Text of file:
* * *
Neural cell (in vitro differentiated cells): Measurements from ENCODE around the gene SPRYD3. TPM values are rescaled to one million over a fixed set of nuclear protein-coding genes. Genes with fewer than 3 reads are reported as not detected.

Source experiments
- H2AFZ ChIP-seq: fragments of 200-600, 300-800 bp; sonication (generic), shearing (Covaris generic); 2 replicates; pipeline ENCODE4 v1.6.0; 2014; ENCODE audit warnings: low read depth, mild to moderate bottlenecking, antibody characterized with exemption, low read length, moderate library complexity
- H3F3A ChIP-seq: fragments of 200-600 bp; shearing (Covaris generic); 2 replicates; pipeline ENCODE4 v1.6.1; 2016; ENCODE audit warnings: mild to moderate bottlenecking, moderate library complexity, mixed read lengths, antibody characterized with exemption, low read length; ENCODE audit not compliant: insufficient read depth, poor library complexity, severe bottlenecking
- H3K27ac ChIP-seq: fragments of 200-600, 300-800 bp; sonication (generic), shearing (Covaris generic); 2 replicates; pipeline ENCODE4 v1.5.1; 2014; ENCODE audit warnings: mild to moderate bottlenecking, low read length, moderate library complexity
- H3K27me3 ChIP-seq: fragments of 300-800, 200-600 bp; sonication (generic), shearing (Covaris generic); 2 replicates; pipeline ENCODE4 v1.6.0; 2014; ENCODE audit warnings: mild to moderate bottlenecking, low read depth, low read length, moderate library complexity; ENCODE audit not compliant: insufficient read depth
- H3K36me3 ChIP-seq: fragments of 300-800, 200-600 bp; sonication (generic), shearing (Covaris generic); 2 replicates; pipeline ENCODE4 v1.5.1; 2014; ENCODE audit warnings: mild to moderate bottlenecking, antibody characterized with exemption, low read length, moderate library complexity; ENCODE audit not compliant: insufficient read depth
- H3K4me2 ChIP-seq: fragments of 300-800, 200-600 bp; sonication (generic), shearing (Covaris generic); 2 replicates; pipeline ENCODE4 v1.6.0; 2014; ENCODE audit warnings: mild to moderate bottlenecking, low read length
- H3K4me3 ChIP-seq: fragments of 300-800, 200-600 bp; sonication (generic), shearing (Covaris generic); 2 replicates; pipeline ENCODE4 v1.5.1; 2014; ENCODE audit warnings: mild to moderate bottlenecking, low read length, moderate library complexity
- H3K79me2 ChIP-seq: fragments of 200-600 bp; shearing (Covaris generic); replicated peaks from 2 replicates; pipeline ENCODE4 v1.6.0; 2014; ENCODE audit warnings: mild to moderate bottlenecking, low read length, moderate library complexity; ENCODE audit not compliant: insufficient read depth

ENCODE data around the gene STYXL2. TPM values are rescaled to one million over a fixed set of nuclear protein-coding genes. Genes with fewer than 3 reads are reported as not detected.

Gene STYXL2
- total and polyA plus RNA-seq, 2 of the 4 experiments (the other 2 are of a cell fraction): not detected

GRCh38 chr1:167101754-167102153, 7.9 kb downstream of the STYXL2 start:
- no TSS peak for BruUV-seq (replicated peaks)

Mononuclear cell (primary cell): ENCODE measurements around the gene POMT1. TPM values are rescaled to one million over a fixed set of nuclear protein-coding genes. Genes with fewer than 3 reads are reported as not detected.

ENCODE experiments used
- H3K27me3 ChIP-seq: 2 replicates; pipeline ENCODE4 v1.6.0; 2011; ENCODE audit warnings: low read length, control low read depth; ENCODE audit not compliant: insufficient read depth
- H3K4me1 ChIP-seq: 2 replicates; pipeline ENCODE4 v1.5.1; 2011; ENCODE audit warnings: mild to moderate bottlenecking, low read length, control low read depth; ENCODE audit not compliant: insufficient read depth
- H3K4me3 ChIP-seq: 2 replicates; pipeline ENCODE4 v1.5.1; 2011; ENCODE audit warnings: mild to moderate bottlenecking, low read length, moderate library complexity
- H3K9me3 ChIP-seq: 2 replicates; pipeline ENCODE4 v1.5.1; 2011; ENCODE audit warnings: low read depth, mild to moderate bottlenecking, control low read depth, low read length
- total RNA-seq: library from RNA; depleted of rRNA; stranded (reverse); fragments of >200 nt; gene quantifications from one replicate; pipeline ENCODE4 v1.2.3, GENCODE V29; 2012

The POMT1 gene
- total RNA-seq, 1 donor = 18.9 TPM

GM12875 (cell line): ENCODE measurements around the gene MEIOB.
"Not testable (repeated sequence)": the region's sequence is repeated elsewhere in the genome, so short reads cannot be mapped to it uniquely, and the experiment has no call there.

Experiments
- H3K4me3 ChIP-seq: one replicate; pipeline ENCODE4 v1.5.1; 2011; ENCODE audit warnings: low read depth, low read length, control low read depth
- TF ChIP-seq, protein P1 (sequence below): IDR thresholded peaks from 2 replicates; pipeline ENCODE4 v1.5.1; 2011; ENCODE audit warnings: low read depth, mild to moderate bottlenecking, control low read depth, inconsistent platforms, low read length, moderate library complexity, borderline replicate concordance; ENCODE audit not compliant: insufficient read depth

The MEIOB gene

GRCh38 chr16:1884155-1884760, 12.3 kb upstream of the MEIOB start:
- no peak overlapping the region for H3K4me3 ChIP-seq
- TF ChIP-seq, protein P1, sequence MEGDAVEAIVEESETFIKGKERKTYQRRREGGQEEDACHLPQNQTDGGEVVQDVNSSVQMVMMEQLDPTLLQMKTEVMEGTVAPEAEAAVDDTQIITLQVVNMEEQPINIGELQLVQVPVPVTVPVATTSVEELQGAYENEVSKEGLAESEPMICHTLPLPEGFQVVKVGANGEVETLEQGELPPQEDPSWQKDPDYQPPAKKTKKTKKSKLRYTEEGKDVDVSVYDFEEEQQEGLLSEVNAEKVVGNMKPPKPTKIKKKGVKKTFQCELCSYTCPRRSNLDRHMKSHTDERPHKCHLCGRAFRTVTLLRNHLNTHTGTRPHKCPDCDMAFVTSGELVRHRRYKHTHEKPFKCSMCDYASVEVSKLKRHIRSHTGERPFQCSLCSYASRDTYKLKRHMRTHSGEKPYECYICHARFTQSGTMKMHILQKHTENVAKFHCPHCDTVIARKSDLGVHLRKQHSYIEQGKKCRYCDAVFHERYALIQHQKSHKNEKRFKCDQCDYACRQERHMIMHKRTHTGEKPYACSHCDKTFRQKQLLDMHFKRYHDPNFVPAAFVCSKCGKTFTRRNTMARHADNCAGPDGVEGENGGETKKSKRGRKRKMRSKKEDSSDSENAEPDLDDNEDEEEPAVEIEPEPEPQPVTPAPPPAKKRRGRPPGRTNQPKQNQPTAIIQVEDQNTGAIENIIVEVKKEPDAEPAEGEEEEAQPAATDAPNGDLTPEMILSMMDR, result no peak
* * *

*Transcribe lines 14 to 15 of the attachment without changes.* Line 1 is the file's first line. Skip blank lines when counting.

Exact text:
GRCh38 chr1:167101754-167102153, 7.9 kb downstream of the STYXL2 start:
- no TSS peak for BruUV-seq (replicated peaks)